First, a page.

World Hello Day - friendliness, connectedness and tolerance

By Eugene Clark
0 Comment(s)Print E-mail, November 21, 2015
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Students welcome World Hello Day on Nov 21 by holding smiling cartoon faces and paper-cuts reading "Hello" to passers-by at Liaocheng University in East China's Shandong province on Nov 20, 2012.[Photo by Zhang Zhenxiang/Asianewsphoto]

The 21st of November is World Hello Day. In contrast to the intolerance and lack of humanity shown by the bombing of innocent people in Paris and blowing up of a Russian airline killing innocent passengers, World Hello Day calls upon us to be friendly, to acknowledge one another, strengthen the bonds that unite us and demonstrate tolerance. As author Suzy Kassem wrote: "Each time you say hello to a stranger, your heart acknowledges over and over again that we are all family."

One thing I deeply appreciated about growing up in a small mid-western town was that everyone said hello, even to complete strangers. This simple gesture creates a wave of warmth that spreads through the whole community. This simple kindness of saying hello can make all the difference to a person feeling depressed, lonely and isolated. A simple hello can change a life. I personally have witnessed how elderly and depressed people light up when one recognizes and greets them with the simple gesture of saying "hello."

World Hello Day has been going since 1973. It was the brainchild of Brian McCormack who was a graduate of Arizona State University and Michael McCormack from Harvard. The idea of the day was in reaction to the Yom Kippur War and sought to do something small, but on a wide scale, to encourage communication and thus promote world peace. It is now grown to be observed in almost every country in the world. People around the world are asked to participate in World Hello Day by saying hello to at least 10 people.

The word "hello" was said to be popularized when it was used by Thomas Edison in the first public test of the telephone. Therefore, perhaps it is especially appropriate on this day to call someone you haven't talked to in quite awhile and to just say "hello." In terms of its history, Fowler's suggests it was used by Samuel Taylor Coleridge in his famous, The Rime of the Ancient Mariner in 1798:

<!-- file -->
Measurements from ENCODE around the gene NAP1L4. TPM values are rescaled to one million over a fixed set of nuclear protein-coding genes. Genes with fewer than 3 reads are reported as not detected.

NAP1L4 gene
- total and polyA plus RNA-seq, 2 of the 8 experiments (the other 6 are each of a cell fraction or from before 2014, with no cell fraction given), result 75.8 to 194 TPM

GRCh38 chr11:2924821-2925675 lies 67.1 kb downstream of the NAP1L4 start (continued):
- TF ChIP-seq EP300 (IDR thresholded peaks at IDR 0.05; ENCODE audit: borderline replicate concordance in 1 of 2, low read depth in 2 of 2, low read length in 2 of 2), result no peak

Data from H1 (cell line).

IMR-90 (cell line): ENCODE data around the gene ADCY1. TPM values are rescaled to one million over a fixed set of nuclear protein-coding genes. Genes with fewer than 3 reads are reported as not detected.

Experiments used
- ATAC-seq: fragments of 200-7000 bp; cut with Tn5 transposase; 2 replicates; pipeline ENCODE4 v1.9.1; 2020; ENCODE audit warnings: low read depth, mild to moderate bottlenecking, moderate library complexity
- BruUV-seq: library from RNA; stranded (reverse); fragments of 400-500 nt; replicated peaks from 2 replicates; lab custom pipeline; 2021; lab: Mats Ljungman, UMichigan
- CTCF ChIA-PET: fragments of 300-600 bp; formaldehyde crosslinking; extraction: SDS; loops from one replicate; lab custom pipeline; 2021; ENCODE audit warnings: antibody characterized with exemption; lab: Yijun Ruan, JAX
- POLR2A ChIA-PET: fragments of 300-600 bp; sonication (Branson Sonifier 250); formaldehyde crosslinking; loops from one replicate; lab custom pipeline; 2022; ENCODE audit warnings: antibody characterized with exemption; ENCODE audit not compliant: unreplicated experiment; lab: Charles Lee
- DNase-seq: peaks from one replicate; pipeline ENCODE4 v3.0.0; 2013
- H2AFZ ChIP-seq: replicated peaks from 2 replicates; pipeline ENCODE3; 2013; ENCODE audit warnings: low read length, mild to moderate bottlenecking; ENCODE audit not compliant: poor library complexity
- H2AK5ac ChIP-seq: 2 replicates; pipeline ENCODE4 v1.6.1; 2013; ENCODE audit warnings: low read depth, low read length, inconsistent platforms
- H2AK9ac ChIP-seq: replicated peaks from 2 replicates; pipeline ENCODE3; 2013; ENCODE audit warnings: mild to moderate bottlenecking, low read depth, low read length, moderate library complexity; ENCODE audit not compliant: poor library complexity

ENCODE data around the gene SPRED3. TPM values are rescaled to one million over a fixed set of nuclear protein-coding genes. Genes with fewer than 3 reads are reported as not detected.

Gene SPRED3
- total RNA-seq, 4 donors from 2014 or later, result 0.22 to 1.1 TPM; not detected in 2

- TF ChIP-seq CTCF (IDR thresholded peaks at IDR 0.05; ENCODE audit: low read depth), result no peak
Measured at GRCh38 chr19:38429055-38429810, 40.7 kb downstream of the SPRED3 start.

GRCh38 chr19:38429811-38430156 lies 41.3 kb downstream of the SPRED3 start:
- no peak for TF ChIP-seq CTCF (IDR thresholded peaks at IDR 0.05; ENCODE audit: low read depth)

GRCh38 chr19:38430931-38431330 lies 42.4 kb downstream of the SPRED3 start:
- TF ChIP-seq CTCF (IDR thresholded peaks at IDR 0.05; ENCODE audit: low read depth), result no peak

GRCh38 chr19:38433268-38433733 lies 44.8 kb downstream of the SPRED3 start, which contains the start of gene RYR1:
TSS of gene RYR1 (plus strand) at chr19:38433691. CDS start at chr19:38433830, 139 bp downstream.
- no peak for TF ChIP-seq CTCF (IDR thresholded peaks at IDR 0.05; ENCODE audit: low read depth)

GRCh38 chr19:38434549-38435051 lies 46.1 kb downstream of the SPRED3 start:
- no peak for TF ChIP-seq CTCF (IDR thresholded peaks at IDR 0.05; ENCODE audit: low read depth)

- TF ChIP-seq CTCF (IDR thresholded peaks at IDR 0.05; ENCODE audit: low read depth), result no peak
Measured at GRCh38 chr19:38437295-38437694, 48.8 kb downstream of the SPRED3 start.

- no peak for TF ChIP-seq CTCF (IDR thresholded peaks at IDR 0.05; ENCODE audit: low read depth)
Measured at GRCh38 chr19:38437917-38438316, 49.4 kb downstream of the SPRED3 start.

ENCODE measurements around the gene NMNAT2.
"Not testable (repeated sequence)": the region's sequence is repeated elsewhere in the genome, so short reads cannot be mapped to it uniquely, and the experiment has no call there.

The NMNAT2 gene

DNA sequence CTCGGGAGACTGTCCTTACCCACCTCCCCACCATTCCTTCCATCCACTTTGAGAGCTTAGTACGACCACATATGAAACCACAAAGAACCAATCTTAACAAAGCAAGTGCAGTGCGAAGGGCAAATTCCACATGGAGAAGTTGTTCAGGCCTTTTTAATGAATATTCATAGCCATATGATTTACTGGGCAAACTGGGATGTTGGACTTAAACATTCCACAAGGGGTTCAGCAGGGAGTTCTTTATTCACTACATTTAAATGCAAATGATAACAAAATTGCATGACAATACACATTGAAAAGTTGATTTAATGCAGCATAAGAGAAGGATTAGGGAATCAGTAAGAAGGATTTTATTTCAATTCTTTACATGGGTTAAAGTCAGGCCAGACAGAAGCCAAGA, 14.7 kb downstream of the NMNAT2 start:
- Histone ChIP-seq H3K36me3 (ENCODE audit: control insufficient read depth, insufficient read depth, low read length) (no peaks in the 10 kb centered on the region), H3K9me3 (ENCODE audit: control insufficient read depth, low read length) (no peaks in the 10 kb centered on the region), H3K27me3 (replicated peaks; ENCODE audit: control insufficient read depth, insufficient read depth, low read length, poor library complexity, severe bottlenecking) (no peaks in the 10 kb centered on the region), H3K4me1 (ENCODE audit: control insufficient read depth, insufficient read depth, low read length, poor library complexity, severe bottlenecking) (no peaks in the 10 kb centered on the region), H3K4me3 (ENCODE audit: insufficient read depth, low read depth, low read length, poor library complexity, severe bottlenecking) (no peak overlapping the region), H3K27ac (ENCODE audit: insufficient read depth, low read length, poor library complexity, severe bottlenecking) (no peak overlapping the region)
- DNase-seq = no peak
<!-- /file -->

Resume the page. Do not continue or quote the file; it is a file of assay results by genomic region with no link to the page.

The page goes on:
And the good south wind still blew behind,

But no sweet bird did follow,

Nor any day for food or play

Came to the mariners' hollo!

Another theory is that it came from the word hallo (1840) via hollo (also holla, holloa, halloo, halloa). The definition of hollo is to shout or exclaim "Hollo" when the prize is spotted. This is illustrated in Shakespeare's line: "If I fly, Marcius, Halloo me like a hare." [Coriolanus (1.viii.7)]

Many leading people and influential people have supported the concept of World Hello Day including numerous Nobel Peace Prize winners, authors, entertainers and political leaders.

One of my favorite quotes reflects the philosophy underlying World Hello Day: "Not every day is good, but there is something good in every day." Find the good and, as far as possible, BE the good in the day of everyone you meet. One of the simple ways of making the day a good one is to share a simple, "Hello!" and thereby focus on the many things that unite us and that we have in common. This is the basis of tolerance that will lead to mutual respect and growth rather than the destruction we have so sadly witnessed this past week in Paris.

Say hello in 40 languages. So, to all readers in the many languages, I would just like to say "Hello" and thank you for reading. Hope you have a peaceful, happy and productive day.

The author is a columnist with For more information please visit:

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